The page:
Early this past summer, Ken Moeslein was at home and heard the front-door bell ring. On opening the door, the CEO of Legacy Remodeling, a Pittsburgh home improvement company, was startled to see a member of one of his company's two canvass crews, clipboard in hand. The crew, it turns out, was working the neighborhood. The company owner requested that his chagrined employee go ahead and make his pitch for a sales appointment, just for practice. "He got nervous about halfway through," Moeslein recalls, laughing, "so I told him to forget it."
Legacy Remodeling, a company long accustomed to receiving plenty of warm-call responses to its media and direct-mail campaigns, is getting the hang of canvassing. Like the other companies on this year's Replacement 100 list of top U.S. exterior/specialty firms, Legacy Remodeling has had to adapt to an economic environment very different from that of two or three years previous. Free-spending consumers with endless home equity: gone. Easy financing from a raft of banks and lenders: gone. Leads pouring in after every ad or direct-mail campaign: down to a trickle.
Owners and managers of the companies on the 2009 Replacement 100, a list compiled from 2008 revenue numbers, recall a trying year, one unlike any they have experienced.
Some owners say that they sensed things were amiss in the spring of '08, when credit turndowns increased and credit sources began walking away from the home improvement industry. Then September arrived, with big national investment houses and banks going broke and others wobbling as they waited for federal intervention. A few weeks later, the stock market began to seesaw.
Stocks, home equity, retirement accounts, everything seemed to be falling. Many home improvement contractors with decades of experience owning their own companies concede that they had never seen anything like it. For many, the tumbling stocks and home values and Americans' shriveling retirement accounts translated to one thing: silent phones.
"For the first time in 17 years," says Fred Finn, president of Euro-Tech, a window and siding company in Illinois, "I didn't know if our business was going to be there or not." As the fall of 2008 wore on, veteran closers were having a hard time bringing in deals. Leads "just would not convert," Finn says. He blames at least part of the company's troubles on the election. But the bigger villain in his eyes were the media, eager to spread news of calamity. For three months Euro-Tech's production "went off a cliff," Finn says. The reason? Consumer fear. Often, of losing their jobs. Many home improvement company owners tell a similar story about the year that proved to be so different from any other.
So some of the companies previously featured on this list aren't on the list anymore. What's also different this year is the company at the top of the list: Window World. Eclipsing rival Champion Window and Patio Room Co. by a little less than $20 million in sales, the low-price window replacement company, headquartered in North Wilkesboro, N.C., has taken the lead in a market ever more competitive. For several years, Window World has been the leader in number of window units sold. In 2008, it became the industry leader for revenue as well.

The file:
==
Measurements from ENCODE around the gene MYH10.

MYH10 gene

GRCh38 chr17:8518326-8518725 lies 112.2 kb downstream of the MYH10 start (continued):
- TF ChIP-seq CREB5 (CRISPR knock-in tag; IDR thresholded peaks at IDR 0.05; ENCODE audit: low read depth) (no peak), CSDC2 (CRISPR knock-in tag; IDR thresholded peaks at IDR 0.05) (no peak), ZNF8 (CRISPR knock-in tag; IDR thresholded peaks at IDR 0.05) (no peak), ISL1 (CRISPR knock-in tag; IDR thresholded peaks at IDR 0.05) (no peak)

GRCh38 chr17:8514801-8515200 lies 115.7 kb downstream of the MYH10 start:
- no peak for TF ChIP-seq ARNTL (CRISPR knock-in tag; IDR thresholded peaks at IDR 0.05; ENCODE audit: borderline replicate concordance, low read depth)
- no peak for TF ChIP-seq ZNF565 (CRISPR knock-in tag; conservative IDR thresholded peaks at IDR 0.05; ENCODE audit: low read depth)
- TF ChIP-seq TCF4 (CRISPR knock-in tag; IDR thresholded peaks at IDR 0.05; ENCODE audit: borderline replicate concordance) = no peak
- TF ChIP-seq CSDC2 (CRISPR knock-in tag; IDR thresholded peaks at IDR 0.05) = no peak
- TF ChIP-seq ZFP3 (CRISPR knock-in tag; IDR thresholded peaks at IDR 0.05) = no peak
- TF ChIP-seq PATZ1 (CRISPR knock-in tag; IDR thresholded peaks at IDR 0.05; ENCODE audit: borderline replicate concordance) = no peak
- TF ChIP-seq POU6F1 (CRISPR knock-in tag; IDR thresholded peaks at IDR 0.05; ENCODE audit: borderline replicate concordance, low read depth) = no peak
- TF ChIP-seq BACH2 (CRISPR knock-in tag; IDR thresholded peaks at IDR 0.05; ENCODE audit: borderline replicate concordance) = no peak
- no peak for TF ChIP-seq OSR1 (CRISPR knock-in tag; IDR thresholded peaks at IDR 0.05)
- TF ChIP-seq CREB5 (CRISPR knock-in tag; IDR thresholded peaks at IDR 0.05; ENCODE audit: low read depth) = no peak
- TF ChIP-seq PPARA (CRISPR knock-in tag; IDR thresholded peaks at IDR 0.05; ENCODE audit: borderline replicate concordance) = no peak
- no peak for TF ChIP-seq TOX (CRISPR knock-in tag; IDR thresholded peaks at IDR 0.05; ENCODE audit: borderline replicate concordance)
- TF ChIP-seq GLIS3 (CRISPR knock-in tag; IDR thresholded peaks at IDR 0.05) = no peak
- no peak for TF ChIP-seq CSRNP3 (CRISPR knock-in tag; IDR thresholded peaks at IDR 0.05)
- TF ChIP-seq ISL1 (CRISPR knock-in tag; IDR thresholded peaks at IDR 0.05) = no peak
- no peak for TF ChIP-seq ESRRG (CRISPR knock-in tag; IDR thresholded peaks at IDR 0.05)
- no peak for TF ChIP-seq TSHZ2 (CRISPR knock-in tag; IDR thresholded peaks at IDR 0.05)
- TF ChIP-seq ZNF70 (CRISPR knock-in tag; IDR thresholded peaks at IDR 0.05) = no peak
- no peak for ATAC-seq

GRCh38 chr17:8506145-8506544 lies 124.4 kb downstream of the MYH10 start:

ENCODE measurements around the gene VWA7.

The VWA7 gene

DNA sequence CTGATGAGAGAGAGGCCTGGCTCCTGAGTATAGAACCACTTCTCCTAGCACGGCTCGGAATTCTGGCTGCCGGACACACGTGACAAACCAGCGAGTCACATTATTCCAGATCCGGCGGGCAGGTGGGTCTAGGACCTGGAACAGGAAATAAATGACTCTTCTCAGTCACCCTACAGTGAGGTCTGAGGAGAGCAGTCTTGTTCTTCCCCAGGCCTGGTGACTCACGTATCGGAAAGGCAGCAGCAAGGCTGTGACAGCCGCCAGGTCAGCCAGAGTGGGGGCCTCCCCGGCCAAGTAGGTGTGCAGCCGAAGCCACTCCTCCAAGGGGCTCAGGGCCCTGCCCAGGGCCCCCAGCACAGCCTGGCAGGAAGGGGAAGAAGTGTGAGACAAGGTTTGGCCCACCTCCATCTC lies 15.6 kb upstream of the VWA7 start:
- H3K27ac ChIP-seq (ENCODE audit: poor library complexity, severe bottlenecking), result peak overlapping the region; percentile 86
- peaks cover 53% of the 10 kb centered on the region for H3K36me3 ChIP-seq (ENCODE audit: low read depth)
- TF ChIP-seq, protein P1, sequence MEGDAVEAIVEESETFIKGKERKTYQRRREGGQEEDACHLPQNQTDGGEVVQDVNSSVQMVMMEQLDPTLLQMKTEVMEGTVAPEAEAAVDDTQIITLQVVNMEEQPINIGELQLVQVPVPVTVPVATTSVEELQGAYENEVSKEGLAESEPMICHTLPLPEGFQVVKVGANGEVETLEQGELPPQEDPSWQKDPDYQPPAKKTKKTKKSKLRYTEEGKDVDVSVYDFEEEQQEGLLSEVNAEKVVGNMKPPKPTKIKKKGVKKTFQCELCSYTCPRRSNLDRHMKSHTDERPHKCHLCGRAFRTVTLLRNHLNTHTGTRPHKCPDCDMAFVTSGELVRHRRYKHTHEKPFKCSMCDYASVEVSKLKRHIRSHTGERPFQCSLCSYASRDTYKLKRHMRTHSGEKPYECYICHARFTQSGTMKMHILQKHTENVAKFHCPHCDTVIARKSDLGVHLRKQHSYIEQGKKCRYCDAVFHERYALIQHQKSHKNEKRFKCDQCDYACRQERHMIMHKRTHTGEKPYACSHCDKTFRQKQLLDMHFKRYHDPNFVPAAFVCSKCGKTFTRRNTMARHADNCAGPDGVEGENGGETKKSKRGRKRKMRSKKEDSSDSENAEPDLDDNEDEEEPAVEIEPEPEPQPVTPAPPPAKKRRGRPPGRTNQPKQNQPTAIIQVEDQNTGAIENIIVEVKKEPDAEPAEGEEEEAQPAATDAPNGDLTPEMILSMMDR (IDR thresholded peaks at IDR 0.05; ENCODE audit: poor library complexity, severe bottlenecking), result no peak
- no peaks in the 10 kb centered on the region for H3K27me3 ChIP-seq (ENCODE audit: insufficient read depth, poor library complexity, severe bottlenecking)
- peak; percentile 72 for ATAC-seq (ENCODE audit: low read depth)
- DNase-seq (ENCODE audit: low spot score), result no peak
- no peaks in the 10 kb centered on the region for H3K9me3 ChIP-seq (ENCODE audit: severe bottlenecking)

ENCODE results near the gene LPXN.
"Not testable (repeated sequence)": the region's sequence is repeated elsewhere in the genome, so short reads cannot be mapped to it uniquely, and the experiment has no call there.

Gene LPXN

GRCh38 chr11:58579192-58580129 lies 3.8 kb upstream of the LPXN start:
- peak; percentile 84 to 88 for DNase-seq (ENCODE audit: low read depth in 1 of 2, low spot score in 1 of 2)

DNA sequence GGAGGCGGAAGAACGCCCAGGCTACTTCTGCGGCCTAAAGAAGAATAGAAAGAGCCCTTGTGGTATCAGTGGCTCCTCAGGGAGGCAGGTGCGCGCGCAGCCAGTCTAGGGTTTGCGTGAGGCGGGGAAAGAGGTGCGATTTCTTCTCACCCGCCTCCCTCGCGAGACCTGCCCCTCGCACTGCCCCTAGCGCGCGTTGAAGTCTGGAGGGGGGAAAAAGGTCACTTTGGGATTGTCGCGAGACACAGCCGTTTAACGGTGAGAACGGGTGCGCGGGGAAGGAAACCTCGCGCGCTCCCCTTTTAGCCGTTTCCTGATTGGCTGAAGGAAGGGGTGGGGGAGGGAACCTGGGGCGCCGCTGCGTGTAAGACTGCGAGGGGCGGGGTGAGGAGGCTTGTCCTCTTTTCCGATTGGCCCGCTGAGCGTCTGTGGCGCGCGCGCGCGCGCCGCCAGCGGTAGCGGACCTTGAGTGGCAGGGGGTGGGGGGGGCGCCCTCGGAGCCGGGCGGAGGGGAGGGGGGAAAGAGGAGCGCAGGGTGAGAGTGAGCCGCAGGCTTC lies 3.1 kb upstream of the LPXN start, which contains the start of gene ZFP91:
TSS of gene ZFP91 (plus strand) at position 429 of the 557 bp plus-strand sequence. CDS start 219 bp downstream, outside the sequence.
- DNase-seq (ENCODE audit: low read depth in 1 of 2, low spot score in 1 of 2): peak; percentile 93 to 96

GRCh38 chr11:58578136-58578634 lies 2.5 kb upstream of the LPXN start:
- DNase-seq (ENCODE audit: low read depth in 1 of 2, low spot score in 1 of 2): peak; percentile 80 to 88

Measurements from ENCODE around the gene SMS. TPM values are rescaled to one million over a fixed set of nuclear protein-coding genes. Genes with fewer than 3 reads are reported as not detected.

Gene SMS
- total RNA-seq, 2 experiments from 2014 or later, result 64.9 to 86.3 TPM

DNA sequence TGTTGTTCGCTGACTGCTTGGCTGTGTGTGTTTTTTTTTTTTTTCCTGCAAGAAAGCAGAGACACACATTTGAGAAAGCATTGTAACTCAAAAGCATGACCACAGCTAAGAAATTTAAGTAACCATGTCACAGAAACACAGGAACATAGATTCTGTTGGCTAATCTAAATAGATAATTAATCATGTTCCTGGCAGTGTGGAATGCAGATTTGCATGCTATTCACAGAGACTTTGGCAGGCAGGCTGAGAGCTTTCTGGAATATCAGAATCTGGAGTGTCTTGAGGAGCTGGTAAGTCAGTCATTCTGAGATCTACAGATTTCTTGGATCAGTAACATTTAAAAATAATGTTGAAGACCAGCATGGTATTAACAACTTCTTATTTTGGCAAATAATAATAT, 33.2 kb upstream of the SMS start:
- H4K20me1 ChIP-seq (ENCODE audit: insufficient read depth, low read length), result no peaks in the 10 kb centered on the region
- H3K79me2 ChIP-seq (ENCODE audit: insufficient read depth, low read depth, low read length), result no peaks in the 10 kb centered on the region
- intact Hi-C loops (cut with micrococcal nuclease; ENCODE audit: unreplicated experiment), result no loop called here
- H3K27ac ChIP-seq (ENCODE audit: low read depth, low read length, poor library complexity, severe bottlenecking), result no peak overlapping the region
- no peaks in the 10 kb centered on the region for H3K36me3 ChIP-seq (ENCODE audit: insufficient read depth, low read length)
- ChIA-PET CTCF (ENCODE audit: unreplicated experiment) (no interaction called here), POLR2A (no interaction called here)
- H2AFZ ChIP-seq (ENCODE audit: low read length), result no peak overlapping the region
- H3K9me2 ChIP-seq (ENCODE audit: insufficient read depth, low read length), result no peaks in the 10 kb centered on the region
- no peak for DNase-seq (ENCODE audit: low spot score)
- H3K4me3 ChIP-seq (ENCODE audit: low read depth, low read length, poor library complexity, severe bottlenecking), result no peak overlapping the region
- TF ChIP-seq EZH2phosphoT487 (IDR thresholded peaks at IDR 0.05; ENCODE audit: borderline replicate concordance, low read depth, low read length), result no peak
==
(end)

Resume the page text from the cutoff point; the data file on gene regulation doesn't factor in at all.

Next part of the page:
A comparison of 2008 sales with those of the previous year shows that Window World's growth was relatively slight when the 2008 inflation rate of just over 3% is factored in. But in The Great Recession, any increase is worth bragging about. Especially considering the state of the window industry itself, where shipments of window units have plunged 31% since 2005, according to a Ducker International/AAMA report earlier this year.
"We took a deep breath, patted ourselves on the back, and went back out there after it," Window World's new president, Blair Ingle, says. "There's no celebrating in this market." (Read an interview with Ingle.)
With its roughly 5% share of U.S. vinyl replacement window sales, Window World's size and weight tends to skew the Replacement 100 list. For instance, the average revenue for a company in this year's list is $24,160,738. Subtract the sales of Window World and Champion from the almost $2.5 million total and divide again by 98. Now the average becomes $17,841,117.
Window World's size also skews the figure for average jobs. Adding together the number of jobs for all 100 companies finds the average firm completing 4,333 jobs last year. Without Window World's 124,802 jobs, that average falls to 3,116. Subtract the top four companies on the list ? Window World, Champion, U.S. Home Systems, and Beldon Enterprises ? and the remaining companies averaged 2,008 jobs last year.
What holds true for sales and jobs installed is also true of salesforce size. The average company on this list ran 62 sales reps. Remove Window World and Champion from the equation and the average Replacement 100 company ran 31 reps in 2008. Meanwhile, looking at all 100, the average company generated $771,000 per salesperson and had an average sale of just over $10,000.